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EUROPEAN JOURNAL OF PHYSICAL AND REHABILITATION MEDICINE
Rivista di Medicina Fisica e Riabilitativa dopo Eventi Patologici
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Indexed/Abstracted in: CINAHL, Current Contents/Clinical Medicine, EMBASE, PubMed/MEDLINE, Science Citation Index Expanded (SciSearch), Scopus
Impact Factor 2,063
European Journal of Physical and Rehabilitation Medicine 2012 March;48(1):47-55
Combined therapeutic application of botulinum toxin type A, low-frequency rTMS, and intensive occupational therapy for post-stroke spastic upper limb hemiparesis
Kakuda W., Abo M., Momosaki R., Yokoi A., Fukuda A., Ito H., Tominaga A., Umemori T., Kameda Y. ✉
Department of Rehabilitation Medicine, Jikei University School of Medicine, Tokyo, Japan
BACKGROUND: For spastic upper limb hemiparesis after stroke, we developed triple-element protocol of botulinum toxin type A (BoNTA) injection, low-frequency repetitive transcranial magnetic stimulation (LF-rTMS), and intensive occupational therapy (OT). Aim. To investigate the safety and feasibility of the protocol. Design. A preliminary study. Setting. At a university hospital. Population. Fourteen post-stroke patients with spastic upper limb hemiparesis (mean age: 54.9±9.2 years, time after onset: 87.1±48.2 months, ±SD).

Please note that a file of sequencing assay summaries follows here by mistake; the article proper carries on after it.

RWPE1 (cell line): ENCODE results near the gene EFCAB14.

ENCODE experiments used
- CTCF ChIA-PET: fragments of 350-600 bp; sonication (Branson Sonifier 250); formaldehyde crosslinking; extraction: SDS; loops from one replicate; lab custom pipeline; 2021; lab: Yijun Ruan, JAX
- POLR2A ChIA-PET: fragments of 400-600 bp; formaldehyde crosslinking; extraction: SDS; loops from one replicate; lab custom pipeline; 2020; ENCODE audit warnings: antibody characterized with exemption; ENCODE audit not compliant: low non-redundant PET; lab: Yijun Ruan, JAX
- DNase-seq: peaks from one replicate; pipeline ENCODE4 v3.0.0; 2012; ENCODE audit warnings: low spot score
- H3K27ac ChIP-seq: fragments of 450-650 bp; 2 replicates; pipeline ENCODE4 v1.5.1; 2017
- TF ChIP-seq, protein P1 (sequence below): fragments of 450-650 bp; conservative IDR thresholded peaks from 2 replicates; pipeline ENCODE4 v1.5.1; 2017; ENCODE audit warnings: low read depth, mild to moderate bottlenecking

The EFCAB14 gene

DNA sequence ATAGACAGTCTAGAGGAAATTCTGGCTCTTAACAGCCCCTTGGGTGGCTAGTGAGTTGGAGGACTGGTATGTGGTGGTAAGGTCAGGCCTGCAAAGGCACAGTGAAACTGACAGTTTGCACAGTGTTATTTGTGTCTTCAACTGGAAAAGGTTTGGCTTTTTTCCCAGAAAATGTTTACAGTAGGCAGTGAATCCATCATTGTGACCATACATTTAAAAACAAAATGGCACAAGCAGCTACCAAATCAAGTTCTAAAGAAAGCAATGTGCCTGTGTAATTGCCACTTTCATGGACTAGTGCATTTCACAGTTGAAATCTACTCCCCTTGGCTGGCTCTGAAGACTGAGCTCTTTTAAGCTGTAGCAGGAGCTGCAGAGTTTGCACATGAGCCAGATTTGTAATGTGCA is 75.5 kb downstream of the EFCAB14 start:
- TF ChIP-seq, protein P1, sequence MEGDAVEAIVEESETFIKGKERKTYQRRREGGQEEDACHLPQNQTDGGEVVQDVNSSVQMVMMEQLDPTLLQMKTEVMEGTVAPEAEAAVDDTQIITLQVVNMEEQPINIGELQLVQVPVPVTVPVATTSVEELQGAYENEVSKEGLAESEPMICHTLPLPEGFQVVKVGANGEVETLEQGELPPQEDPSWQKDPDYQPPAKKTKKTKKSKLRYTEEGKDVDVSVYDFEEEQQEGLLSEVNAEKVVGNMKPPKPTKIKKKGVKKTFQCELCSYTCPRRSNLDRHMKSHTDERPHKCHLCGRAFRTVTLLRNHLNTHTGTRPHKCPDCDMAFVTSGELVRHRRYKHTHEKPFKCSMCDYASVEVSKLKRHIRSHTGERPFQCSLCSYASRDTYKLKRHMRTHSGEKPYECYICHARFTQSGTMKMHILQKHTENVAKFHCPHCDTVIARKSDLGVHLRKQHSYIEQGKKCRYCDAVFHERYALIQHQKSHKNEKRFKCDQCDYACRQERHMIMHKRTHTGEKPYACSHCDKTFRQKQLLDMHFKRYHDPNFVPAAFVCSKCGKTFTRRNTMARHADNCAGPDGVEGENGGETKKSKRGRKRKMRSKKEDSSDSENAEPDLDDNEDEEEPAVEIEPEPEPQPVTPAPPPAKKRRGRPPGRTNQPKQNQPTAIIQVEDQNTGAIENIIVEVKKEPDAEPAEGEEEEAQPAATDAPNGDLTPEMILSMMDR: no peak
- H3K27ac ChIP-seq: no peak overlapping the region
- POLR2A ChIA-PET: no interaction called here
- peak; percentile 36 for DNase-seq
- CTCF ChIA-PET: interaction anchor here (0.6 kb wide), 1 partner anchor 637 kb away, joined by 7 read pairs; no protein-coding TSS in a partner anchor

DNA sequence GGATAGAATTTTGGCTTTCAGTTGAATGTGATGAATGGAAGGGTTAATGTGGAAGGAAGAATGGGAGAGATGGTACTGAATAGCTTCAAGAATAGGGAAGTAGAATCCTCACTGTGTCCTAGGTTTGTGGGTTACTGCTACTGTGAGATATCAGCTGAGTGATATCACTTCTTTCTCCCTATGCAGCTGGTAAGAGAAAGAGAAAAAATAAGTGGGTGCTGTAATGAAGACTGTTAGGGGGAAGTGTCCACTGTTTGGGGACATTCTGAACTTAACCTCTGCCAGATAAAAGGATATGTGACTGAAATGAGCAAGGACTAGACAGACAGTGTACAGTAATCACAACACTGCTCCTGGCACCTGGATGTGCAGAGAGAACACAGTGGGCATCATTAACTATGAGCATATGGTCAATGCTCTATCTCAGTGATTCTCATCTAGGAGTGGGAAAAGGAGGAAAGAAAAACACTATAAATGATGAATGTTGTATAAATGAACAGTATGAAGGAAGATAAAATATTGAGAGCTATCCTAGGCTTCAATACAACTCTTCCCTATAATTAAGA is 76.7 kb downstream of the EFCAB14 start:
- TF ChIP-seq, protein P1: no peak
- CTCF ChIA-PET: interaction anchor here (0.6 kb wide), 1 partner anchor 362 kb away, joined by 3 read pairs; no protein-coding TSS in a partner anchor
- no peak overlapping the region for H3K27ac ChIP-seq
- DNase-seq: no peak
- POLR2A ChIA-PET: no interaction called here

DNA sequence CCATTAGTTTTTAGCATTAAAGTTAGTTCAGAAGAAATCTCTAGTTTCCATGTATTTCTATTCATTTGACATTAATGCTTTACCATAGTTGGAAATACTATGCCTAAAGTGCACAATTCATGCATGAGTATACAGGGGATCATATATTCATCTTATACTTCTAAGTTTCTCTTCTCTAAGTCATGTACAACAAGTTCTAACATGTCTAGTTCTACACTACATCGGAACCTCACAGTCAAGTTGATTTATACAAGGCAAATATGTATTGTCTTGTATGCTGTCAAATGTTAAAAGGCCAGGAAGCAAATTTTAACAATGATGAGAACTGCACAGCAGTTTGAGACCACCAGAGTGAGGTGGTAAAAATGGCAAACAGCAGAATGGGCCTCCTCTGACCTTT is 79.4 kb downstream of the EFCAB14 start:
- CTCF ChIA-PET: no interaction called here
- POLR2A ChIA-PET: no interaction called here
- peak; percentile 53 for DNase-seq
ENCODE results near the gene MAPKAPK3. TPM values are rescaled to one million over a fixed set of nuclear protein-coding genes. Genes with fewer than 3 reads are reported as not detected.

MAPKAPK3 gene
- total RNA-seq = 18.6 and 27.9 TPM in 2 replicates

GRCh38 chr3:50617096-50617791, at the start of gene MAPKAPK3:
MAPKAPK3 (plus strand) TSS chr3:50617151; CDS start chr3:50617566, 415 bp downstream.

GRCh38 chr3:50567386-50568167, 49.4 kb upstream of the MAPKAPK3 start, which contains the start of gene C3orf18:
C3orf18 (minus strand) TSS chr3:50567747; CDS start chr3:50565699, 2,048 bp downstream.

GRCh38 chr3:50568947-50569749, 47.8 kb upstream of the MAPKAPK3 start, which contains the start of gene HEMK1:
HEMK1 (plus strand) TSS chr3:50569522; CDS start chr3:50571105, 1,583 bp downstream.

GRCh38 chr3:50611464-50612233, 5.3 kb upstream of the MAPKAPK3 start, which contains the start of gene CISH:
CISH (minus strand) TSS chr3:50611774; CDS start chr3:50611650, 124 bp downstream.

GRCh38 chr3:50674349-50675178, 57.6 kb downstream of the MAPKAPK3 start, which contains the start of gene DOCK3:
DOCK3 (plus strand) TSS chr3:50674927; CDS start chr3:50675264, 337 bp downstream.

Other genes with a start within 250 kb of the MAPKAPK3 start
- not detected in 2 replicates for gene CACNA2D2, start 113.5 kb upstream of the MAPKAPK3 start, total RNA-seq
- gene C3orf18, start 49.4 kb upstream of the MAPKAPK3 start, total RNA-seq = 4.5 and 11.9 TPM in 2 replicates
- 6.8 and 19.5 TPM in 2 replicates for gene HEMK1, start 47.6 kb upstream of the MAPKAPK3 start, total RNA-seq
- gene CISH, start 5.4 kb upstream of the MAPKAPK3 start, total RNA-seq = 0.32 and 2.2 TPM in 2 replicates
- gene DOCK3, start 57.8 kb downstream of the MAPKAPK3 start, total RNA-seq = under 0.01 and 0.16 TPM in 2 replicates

METHODS: In all patients, BoNTA was injected into spastic muscles of the affected upper limb (maximum total dose: 240 units). Four weeks later, they were hospitalized to receive 22 sessions of 20-min LF-rTMS and 120-min intensive OT daily over 15 days. Motor function of the affected upper limb was evaluated mainly using Fugl-Meyer Assessment (FMA), Wolf Motor Function Test (WMFT), motor activity log (MAL), and the severity of spasticity was measured with modified Ashworth scale (MAS) at BoNTA injection, discharge and four weeks post-discharge.
RESULTS: All patients completed the protocol without any adverse effects. The FMA score and MAL scores, but not WMFT performance time, improved significantly at discharge. The MAS score of all examined muscles decreased significantly between BoNTA and discharge. The beneficial effect of the protocol on motor function and spasticity was almost maintained until four weeks after discharge.
CONCLUSION: The protocol is safe and feasible, although further larger studies are needed to confirm its efficacy.
Clinical Rehabilitation Impact. The protocol is a potentially useful neurorehabilitative approach for this patient population.